LEGO castle creations are often a brilliant display of how to build with gray bricks. And though I love big gray castles as much as the next LEGO fan (I’m even hoarding all kinds of gray bricks to build my own massive castle one day), I can also appreciate castle creations with a generous splash of colour, like Tobias Goldschalt has with his jester scene.
The trees are a brilliant adaptation of the one in front of the Bookshop modular building, and remind us in the real world that autumn I around the corner. If the bright colours aren’t enough, the jester is prancing along the road with his entourage in tow, bringing cheer to the local peasantry. Dancing to the sound of a drum and guitar, as he moves on to his next location along with his wagon full of props.
LEGO builder Paul Vermeesch comes out of a year-long hiatus to deliver a beautiful scene inspired by the works of Aaron Becker. Becker illustrated three books known collectively as The Journey trilogy, filled with beautiful images but no words. The protagonist travels about a fantasy world armed with a piece of red chalk. With it, she creates various modes of transportation colored red which stand in stark contrast to the dream-like colors of the rest of the illustrations. Paul has captured the feeling of the books beautifully in LEGO, using a limited, earthy color palette and a single red canoe.
One of the things I love about this model is how open, airy and light the whole thing feels. Everything in the scene seems tall and spindly. The building is a fairly simple structure adorned with lovely architectural details including the green half dome at the top. The landscaping is a great combination of sideways building and interesting flora. The tall, thin mushrooms dot the landscape which features some really fantastic trees made from brown flex-tubes, 1×1 round bricks, and olive green leaves. I particularly like the detail of the flags strung up between them on the right.
I’ve seen a lot of treatments of waterfalls, but this one is a bit different. I love the choice to use smooth bricks for the water and the 1×2 clear plates as the foam. It’s a wonderful bit of contrast that adds to the illustrated quality of the piece. In keeping with Becker’s original style, the central focus is the red canoe. Aboard the boat, the sailor looks quite happy even as he’s reaching the edge of the falls. At least it’s not a long drop.
Builder Malin Kylinger creates a lovely little getaway ensconced in a glass dome that evokes thoughts of Victorian mantlepiece decor and vacation getaways. We’ve featured Malin’s incredible creations in the past and they never fail to wow us.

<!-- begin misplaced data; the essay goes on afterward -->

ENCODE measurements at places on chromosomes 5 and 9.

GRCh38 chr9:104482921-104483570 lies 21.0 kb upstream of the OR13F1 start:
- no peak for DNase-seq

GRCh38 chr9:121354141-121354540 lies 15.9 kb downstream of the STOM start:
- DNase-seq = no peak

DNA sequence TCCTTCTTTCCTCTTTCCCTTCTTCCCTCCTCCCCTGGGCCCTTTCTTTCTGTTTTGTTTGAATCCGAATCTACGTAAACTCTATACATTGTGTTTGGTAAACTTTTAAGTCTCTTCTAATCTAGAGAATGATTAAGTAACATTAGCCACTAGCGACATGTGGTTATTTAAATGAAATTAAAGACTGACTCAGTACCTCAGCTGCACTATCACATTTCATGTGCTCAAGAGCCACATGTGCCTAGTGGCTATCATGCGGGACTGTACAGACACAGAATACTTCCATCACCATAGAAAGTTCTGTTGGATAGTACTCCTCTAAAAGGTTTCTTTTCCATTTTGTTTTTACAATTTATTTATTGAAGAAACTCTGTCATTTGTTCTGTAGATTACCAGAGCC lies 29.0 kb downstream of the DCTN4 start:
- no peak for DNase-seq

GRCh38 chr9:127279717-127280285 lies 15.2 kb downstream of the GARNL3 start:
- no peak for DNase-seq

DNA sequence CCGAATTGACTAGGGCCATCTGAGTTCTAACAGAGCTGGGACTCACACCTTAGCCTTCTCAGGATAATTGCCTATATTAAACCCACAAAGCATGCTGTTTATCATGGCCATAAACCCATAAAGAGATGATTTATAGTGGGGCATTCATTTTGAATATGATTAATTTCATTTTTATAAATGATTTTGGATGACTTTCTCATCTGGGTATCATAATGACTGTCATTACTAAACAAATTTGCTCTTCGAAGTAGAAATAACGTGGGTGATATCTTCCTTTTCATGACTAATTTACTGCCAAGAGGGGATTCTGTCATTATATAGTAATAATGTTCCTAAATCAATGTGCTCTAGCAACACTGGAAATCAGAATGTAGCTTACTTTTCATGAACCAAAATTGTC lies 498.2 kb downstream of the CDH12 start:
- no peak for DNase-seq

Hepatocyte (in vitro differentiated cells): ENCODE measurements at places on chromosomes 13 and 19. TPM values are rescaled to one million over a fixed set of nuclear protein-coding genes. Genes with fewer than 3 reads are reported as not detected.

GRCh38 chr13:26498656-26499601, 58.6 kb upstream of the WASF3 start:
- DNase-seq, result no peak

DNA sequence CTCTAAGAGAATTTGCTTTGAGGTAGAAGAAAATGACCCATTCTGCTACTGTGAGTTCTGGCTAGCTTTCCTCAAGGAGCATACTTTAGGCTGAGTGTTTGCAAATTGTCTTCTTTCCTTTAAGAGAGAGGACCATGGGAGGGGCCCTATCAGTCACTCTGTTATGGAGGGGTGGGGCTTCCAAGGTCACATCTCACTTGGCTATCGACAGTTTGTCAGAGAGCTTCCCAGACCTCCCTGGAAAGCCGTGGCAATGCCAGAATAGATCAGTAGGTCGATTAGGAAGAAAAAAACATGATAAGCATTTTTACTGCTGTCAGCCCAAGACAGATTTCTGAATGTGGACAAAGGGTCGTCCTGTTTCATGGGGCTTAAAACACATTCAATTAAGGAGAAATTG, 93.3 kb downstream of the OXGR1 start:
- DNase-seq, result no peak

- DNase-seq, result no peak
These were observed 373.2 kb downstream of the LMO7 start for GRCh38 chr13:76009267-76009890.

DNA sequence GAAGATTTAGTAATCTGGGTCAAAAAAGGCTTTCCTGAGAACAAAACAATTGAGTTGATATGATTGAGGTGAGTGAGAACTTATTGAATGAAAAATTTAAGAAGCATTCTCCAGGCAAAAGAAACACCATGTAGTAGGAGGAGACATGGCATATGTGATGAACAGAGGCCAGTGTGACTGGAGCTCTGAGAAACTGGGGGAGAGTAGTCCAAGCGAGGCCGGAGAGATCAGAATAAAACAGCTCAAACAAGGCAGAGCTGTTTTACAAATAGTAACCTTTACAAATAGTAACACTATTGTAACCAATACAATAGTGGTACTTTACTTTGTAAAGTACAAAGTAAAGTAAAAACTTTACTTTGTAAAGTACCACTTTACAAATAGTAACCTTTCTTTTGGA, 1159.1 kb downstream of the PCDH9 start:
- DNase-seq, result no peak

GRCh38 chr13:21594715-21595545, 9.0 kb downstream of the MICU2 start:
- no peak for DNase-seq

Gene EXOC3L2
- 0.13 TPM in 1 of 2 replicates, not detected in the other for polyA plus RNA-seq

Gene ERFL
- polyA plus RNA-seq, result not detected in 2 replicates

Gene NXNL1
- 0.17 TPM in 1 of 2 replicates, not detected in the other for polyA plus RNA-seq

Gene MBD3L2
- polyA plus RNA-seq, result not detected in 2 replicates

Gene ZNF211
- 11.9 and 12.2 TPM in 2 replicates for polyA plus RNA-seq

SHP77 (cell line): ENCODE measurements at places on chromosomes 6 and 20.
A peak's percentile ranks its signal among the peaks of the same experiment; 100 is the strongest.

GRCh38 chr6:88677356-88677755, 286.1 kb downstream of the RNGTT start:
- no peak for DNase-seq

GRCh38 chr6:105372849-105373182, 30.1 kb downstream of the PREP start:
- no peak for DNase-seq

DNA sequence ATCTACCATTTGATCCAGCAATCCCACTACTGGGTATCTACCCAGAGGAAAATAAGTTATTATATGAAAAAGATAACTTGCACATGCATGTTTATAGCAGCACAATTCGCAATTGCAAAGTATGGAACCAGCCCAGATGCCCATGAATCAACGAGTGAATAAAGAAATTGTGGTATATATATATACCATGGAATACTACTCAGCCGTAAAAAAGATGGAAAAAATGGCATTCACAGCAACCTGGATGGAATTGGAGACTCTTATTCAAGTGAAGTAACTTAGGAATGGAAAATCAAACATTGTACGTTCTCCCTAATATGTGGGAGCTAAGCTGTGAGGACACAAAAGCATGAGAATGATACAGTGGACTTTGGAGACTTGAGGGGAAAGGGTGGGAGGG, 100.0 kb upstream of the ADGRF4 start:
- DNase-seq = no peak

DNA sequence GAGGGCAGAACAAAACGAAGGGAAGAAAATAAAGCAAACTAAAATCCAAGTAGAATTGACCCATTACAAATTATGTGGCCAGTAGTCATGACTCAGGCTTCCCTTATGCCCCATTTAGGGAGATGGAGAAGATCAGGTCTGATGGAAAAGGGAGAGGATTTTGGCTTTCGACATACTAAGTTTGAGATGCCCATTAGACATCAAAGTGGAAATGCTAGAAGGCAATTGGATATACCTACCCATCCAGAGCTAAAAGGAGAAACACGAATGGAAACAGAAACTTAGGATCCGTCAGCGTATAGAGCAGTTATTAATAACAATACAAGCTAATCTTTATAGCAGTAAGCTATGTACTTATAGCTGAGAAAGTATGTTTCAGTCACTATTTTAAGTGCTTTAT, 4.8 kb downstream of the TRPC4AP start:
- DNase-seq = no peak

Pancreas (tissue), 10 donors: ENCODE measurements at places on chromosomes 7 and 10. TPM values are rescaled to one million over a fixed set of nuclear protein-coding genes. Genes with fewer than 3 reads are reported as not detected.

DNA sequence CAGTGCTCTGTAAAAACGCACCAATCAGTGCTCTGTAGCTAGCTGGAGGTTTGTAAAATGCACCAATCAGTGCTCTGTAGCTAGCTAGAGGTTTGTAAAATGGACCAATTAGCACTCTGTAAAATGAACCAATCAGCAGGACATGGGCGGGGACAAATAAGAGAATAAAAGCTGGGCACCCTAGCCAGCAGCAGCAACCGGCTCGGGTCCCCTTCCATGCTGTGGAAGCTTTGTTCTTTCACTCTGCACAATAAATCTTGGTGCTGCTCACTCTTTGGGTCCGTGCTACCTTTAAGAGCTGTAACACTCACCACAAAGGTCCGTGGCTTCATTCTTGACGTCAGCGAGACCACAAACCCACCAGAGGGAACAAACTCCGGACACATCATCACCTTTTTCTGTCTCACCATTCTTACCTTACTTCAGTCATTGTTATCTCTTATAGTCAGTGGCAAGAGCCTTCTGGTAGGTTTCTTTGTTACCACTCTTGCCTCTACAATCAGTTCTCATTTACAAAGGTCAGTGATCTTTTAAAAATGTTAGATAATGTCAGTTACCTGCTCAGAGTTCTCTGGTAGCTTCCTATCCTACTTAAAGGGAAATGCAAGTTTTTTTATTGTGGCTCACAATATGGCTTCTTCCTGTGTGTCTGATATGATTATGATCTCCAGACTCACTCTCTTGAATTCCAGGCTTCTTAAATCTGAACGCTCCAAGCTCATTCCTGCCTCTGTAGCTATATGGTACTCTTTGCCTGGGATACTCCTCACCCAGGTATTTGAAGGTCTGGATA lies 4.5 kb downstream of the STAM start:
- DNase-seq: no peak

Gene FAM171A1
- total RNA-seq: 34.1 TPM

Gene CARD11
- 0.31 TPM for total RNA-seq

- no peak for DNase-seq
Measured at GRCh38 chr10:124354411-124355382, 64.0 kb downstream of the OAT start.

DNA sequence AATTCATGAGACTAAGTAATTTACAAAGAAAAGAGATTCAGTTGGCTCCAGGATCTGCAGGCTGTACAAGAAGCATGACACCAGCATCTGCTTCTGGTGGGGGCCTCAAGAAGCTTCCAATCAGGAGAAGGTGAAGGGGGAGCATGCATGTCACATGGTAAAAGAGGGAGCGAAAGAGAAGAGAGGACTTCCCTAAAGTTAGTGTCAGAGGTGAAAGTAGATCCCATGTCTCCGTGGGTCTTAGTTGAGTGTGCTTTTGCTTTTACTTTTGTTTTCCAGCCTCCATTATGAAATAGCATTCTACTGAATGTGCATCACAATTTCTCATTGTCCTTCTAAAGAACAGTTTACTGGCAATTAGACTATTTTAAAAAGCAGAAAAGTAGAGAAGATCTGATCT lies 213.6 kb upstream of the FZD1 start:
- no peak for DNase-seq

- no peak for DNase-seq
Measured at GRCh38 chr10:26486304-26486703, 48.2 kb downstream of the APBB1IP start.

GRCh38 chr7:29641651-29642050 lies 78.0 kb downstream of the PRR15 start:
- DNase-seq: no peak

I love a good microbuild and this one doesn’t need to be outrageous to capture our attention. Its simplicity makes me think fondly of being in the woods and the peacefulness that brings. A tiny cabin sits atop a nicely built mountain surrounded by some nice trees made from grass elements. The three-leaf element is used for the ground greenery and the pink flowers create a nice color contrast. I really like the small waterfall at the front of the house and the sand green and gold design that surrounds the bottom border. A lovely little getaway under a dome where the weather is always perfect.
You know about Bob Ross, right? If not, the short version is that he was an amazing painter, best known for his peaceful and calm teaching method. Quite often, he would fill his canvasses with “happy little trees,” conjuring entire forests with just a few elegant brush-strokes. Builder Emil Lidé (Full Plate) has a similar talent, creating trees with a flair and minimalist style that evokes nature with just a tiny selection of LEGO elements.
Not satisfied with just one tree, Emil has created seven distinct varieties for us to enjoy.
All seven are great, but there are a couple of standouts that I wanted to take a closer look at. (All seven are detailed in the builder’s Tree Techniques album on Flickr.)
This scene of a steam train traveling through a forest by Allan Corbeil does so many things skillfully. Everything is executed wonderfully, but the centerpiece of the little diorama is clearly the steam engine in the middle. The train is perfect. My favourite aspects are the cloud of steam spewing forth from its chimney and the ingenious use of a Clikits ring on the front. While I love the train, it’s dwarfed by the magnificent beauty of nature that’s been recreated here.
The variety of vegetation–from tall coniferous and deciduous trees to the dense and varied underbrush–coupled with the pond make the whole scene seem real. The forest is so well done that I can almost smell the trees and hear water trickling. Maybe I might hear that train roaring down the tracks too. Be sure to check out Allan’s other pictures to get the same feeling I have, as well as spot a couple Easter eggs he included as surprises.
We love progress. Our cities, our monuments, even our parking lots are all built for the betterment of mankind. But no matter how far we progress, how tall we make our buildings or how shiny a monument may be, one fact will always remain true. Someday Mother Nature will reclaim what was once hers. Builder Emil Lidé illustrates this notion with this creation he calls “Breaking Through”. No stranger to building beautiful flora and fauna, he clearly has a deep respect for nature. We’ve highlighted his Yin and Yang Panda House before and while this piece is less extravagant, its message conveys strength and endurance. It is important to remember that the balance between mankind and nature is precarious. Every skyscraper began with a plan and every mighty oak began as a humble acorn. I have never rooted for a plant to win more than this little guy here.